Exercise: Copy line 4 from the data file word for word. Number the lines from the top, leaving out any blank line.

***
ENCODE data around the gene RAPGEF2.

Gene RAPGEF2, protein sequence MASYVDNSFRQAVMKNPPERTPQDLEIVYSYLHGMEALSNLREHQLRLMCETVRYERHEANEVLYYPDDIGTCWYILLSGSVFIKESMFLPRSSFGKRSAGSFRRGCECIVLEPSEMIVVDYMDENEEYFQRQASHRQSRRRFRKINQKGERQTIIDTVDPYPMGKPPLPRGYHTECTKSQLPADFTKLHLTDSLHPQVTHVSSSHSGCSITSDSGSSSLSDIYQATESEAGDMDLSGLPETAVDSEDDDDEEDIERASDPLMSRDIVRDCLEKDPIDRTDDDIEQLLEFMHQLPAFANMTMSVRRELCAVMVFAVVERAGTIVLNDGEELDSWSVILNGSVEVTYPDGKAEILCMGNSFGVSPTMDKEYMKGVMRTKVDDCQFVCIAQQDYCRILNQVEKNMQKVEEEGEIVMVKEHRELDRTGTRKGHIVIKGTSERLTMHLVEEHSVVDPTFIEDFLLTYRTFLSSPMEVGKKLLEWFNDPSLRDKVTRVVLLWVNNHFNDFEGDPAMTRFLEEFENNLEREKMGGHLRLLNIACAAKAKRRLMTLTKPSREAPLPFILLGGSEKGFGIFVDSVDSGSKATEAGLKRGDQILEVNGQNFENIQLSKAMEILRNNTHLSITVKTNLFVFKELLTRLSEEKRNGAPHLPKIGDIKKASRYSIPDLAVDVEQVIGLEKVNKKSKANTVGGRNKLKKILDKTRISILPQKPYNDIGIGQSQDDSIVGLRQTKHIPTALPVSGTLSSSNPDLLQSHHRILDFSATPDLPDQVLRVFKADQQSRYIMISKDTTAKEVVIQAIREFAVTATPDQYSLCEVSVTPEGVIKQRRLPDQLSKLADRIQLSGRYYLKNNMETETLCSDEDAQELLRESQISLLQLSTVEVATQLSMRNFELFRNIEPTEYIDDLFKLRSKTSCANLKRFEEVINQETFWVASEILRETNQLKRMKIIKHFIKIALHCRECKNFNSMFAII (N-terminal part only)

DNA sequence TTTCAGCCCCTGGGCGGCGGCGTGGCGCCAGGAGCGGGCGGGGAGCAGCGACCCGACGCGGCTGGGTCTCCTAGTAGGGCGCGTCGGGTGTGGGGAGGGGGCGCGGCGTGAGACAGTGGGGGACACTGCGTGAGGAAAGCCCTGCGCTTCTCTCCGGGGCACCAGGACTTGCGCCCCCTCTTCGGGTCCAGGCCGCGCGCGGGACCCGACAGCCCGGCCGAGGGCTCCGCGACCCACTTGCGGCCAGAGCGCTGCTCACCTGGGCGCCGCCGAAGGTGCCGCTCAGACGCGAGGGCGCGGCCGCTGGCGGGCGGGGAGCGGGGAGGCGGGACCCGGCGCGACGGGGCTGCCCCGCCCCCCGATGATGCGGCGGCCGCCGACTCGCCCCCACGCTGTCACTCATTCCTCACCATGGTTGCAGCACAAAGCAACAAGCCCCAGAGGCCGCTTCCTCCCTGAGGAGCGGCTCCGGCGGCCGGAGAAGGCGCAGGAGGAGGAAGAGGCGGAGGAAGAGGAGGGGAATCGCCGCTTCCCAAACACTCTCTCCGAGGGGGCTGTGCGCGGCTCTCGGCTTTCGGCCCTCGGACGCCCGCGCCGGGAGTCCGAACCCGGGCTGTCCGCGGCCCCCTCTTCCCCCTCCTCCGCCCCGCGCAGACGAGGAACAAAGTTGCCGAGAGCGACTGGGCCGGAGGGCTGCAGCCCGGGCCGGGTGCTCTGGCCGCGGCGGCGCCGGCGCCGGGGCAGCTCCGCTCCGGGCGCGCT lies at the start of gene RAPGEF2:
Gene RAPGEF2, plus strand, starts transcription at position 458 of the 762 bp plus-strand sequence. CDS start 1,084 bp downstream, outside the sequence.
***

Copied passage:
Gene RAPGEF2, plus strand, starts transcription at position 458 of the 762 bp plus-strand sequence. CDS start 1,084 bp downstream, outside the sequence.